In this episode of the Love, Happiness and Success Podcast, you'll learn about different attachment styles, how they impact the way you relate to others, and how to figure out the attachment styles of people you're in relationship with. You'll also have the opportunity to take an attachment style quiz to better understand your own way of relating, through this relationship attachment style test.  

To begin, I'm speaking with dating coach and therapist Maya Diamond about attachment styles and how we all have different ways of relating to other people. She gives insights about how we can develop better relationships with those around us through self-awareness and being secure in our worth. Finally, she gives advice with regards to dating, particularly during the quarantine. (Learn more about Maya on her website, and check out her TexEx!)

Tune in to this episode to learn how our attachment styles affect our relationships. Then get the attachment style quiz emailed to you so that you can take the relationship attachment style test and learn about yourself, and where your growth areas are.

On This Episode: 

  1. Discover what an attachment style is and its different types.
  2. Learn how we develop our personal attachment style and how it affects our relationships.
  3. Gain insights about dating in the current pandemic situation.
  4. Get awareness about your patterns in relationships.
  5. Receive tips for how to avoid emotionally unavailable partners.
  6. Then, get the attachment style quiz to learn about the early experiences that shaped YOUR patterns.

What Is Attachment Style?

  • Attachment styles refer to how we're organized around relating and how our primary caregiver related to us as a child.
    • This comes from our early childhood, from the moment we are born to five years of age.
  • There are four attachment styles: secure, anxious, avoidant, and disorganized.

Secure Attachment Style

  • Secure attachment means your primary caregiver was emotionally responsive as you were growing up.
  • They also mirrored your feelings, which allowed you to understand your own emotions.
  • Having a secure attachment style allows an individual to develop emotional intelligence and empathy.

Anxious Attachment Style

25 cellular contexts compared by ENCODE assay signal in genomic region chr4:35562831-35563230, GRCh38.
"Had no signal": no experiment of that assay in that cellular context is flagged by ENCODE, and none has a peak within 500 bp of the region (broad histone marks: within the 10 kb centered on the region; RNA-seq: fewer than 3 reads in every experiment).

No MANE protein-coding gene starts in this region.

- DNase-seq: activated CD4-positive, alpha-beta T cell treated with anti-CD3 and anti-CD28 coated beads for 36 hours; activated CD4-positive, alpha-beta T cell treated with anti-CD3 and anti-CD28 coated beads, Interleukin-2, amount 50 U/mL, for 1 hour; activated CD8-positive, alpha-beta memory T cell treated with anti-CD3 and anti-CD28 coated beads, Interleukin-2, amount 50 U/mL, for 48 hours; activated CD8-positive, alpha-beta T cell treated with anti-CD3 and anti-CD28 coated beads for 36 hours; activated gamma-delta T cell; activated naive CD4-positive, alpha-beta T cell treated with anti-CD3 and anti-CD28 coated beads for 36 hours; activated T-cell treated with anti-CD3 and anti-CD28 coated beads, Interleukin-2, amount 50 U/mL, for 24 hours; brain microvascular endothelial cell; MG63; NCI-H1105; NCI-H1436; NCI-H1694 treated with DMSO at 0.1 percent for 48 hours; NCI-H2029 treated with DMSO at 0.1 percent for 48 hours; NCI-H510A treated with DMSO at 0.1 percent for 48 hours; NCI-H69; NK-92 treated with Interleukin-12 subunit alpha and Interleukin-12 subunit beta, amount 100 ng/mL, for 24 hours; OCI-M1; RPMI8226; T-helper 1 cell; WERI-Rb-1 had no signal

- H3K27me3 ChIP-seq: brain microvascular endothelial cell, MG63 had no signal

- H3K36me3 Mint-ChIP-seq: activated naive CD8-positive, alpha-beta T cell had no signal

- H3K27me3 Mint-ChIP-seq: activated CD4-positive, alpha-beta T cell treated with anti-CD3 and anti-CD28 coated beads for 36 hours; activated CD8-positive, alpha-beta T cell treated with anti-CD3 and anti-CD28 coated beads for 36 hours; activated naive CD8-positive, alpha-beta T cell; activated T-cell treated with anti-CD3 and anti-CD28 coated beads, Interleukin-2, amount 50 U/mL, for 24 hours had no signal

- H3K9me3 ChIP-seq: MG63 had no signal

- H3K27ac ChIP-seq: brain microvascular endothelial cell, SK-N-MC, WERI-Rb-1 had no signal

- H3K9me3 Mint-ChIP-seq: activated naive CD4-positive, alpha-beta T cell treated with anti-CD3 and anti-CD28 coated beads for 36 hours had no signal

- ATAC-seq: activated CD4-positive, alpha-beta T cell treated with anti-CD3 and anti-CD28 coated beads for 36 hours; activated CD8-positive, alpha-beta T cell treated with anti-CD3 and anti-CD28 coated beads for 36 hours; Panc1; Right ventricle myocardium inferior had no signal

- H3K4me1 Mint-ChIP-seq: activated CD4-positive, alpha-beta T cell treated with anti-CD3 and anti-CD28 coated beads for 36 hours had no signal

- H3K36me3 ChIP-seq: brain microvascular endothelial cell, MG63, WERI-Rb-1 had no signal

• Anxious attachment means your nervous system is often on high alert. You also have a tendency to put a lot of time and energy into relationships.
  • This can stem from inconsistent parenting, wherein you sometimes received emotional attunement and sometimes did not. It can also happen when you've had negative experiences in other relationships — particularly when your trust has been broken.
  • Anxiously attached people often worry about abandonment and can be jealous.
  • They frequently question their relationships and have general distrust of their partners.

Avoidant & Disorganized Attachment Style

  • Avoidant attachment stems from either neglect in terms of emotional attunement or engulfment and invasion of boundaries.
  • This makes an individual self-reliant and self-regulatory when it comes to their needs in relationships.
  • Disorganized attachment is a combination of both anxious and avoidant. Growing up, your primary caregivers were a source of panic and fear, as well as love.

Attachment Styles in Relationships

  • Most people have a combination of all four, with two styles being predominant.
  • Romantic relationships in adolescence and adulthood can also change or reinforce your attachment styles.
  • People with anxious and avoidant styles have such different needs. When these two are in a relationship, it could trigger a cycle of pushing each other away. 
  • You can become more secure in relationships by doing deep, healing work on yourself.

 

Why Understanding Attachment Styles is SO Important When You're Dating

Some relationships can feel challenging from the start, when two people are coming together with very different needs and hopes for the relationship. For example, if someone with a more anxious attachment style is in a new relationship with someone who tends to be avoidant, a push-pull dynamic will quickly ensue. The more anxiously attached person will often experience their partner as being uncaring or distant, which increases their anxiety. Likewise, their avoidant partner will have difficulty in meeting their emotional needs and having compassion for them, and instead, will often experience them as being clingy, unreasonable, or demanding.

A much better pairing for someone who has a more anxious attachment style is a securely attached partner, who is better able to be emotionally responsive to them. Furthermore, a securely attached individual will be better able to tolerate an avoidantly attached individual's desire for space, and difficulty with communicating.